"This is a very promising finding, as the drug holds potential to affect the course of the disease itself, and not merely the symptoms," said senior study author Tom Foltynie, from University College London's Institute of Neurology.
"With existing treatments, we can relieve most of the symptoms [of Parkinson's] for some years, but the disease continues to worsen," he said in a university news release. "This is the strongest evidence we have so far that a drug could do more than provide symptom relief for Parkinson's disease."
Parkinson's is the second most common neurodegenerative disease worldwide, the researchers noted. The condition results in muscle stiffness, slowed movement, tremors, sleep disturbance and chronic fatigue.
In the study, 60 people with Parkinson's received either a weekly injection of exenatide or an inactive placebo for 48 weeks, along with their regular medications.
At the end of that period, those who took the diabetes drug scored four points higher on a 132-point scale of agility, speech and tremors than those who took the placebo. The difference was statistically significant, the study authors said.
The findings were published Aug. 3 in the The Lancet.
According to Brian Fiske, senior vice president of research programs at The Michael J. Fox Foundation for Parkinson's Research, "Using approved therapies for one condition to treat another, or drug repurposing, offers new avenues to speed Parkinson's therapeutic development." The foundation funded the study.
"The results from the exenatide studies justify continued testing, but clinicians and patients are urged not to add exenatide to their regimens until more is known about their safety and impact on Parkinson's," Fiske said.
Another Parkinson's expert agreed that more research is in order.
"While these are exciting findings, the observed benefit was small and only in one outcome-measure," said Dr. Martin Niethammer, a neurologist at Northwell Health's Neuroscience Institute, in Manhasset, N.Y.
"This might relate to the study being relatively small and of short duration, rather than lack of efficacy [effectiveness] of exenatide, and more study is certainly needed," he noted.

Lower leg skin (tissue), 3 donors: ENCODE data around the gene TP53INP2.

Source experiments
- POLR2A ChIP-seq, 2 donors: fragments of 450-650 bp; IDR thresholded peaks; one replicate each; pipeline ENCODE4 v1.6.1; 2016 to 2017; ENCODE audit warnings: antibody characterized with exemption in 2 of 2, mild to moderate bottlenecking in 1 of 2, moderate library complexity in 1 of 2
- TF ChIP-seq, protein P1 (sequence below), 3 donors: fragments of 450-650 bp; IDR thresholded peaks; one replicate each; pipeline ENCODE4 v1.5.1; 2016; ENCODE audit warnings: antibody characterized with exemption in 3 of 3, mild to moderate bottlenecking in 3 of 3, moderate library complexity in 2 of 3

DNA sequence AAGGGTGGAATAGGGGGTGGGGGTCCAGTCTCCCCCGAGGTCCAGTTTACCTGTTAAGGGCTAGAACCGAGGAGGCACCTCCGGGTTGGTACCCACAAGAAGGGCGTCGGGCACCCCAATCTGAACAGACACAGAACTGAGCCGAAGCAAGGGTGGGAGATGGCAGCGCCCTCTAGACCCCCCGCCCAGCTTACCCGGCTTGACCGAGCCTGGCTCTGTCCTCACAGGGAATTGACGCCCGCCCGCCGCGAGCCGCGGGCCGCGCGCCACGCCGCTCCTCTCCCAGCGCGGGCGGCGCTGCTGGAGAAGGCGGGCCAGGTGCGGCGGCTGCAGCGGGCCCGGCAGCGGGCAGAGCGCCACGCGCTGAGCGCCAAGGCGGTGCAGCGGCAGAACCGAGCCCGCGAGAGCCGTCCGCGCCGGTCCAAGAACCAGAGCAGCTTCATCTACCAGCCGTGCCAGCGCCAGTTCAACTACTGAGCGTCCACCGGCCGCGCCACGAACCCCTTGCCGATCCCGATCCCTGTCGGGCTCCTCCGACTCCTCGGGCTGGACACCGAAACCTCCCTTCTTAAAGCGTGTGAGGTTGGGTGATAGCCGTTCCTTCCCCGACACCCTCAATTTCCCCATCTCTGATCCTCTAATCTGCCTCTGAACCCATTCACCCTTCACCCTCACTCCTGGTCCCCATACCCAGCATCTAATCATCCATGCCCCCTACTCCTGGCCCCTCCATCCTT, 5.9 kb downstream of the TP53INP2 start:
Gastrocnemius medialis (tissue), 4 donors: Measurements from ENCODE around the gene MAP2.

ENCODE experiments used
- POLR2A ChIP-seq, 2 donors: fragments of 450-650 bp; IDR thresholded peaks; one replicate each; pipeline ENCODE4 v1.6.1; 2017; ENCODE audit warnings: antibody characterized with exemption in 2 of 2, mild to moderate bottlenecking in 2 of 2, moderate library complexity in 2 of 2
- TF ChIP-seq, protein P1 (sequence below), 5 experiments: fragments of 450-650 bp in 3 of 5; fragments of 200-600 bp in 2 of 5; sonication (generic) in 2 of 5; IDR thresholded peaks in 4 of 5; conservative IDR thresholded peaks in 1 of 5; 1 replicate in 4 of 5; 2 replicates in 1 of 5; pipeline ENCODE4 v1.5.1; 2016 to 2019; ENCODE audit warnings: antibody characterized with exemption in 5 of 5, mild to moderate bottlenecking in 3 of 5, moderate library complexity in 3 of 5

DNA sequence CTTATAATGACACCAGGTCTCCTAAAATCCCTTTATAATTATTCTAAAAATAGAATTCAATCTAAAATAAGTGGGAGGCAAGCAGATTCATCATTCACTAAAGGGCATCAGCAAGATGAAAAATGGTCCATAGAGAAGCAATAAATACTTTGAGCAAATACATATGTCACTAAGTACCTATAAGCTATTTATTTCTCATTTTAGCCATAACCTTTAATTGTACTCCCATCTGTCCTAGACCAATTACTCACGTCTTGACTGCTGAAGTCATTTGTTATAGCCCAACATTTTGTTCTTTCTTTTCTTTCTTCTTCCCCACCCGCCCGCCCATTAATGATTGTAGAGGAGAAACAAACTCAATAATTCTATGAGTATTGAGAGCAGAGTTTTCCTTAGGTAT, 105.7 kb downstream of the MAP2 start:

"This trial does provide an excellent rationale for larger and longer trials, and it remains to be seen if exenatide, and drugs like it, truly have a disease-modifying effect or merely improve the symptoms of Parkinson's disease," Niethammer said.
"There's absolutely no doubt the most important unmet need in Parkinson's is a drug to slow down disease progression, it's unarguable," Prof Tom Foltynie, one of the researchers, told the BBC.
In Parkinson's, the brain is progressively damaged and the cells that produce the hormone dopamine are lost.
It leads to a tremor, difficulty moving and eventually memory problems.
Therapies help manage symptoms by boosting dopamine levels, but the death of the brain continues and the disease gets worse.
No drug stops that happening.
In the trial, half of patients were given the diabetes drug exenatide and the rest were given a placebo (dummy treatment). All the patients stayed on their usual medication.
As expected, those on just their usual medication declined over 48 weeks of treatment. But those given exenatide were stable.
And three months after the experimental treatment stopped, those who had been taking exenatide were still better off.
Prof Foltynie told the BBC News website: "This is the first clinical trial in actual patients with Parkinson's where there has been anything like this size of effect.
"It gives us confidence exenatide is not just masking symptoms, it's doing something to the underlying disease.
"We have to be excited and encouraged, but also cautious as we need to replicate these findings."
They also need to trial the drug for much longer periods of time.
An effective drug would need to hold back the disease for years in order to make a significant difference to patients.
Parkinson's progresses slowly and the difference in this 60-week trial was definitely there, but was "trivial" in terms of the impact on day-to-day life, say the researchers.
The drug helps control blood sugar levels in diabetes by acting on a hormone sensor called GLP-1.
Those sensors are found in brain cells too. It is thought the drug makes those cells work more efficiently or helps them to survive.
It is why the drug is being tested in other neurodegenerative diseases including Alzheimer's.
David Dexter, the deputy director of research at Parkinson's UK, said: "The findings offer hope that drugs like exenatide can slow the course of Parkinson's - something no current treatment can do.
"Because Parkinson's can progress quite gradually, this study was probably too small and short to tell us whether exenatide can halt the progression of the condition, but it's certainly encouraging and warrants further investigation."
Dr Brian Fiske, from The Michael J Fox Foundation for Parkinson's Research, said: "The results from the exenatide studies justify continued testing, but clinicians and patients are urged not to add exenatide to their regimens until more is known about their safety and impact on Parkinson's."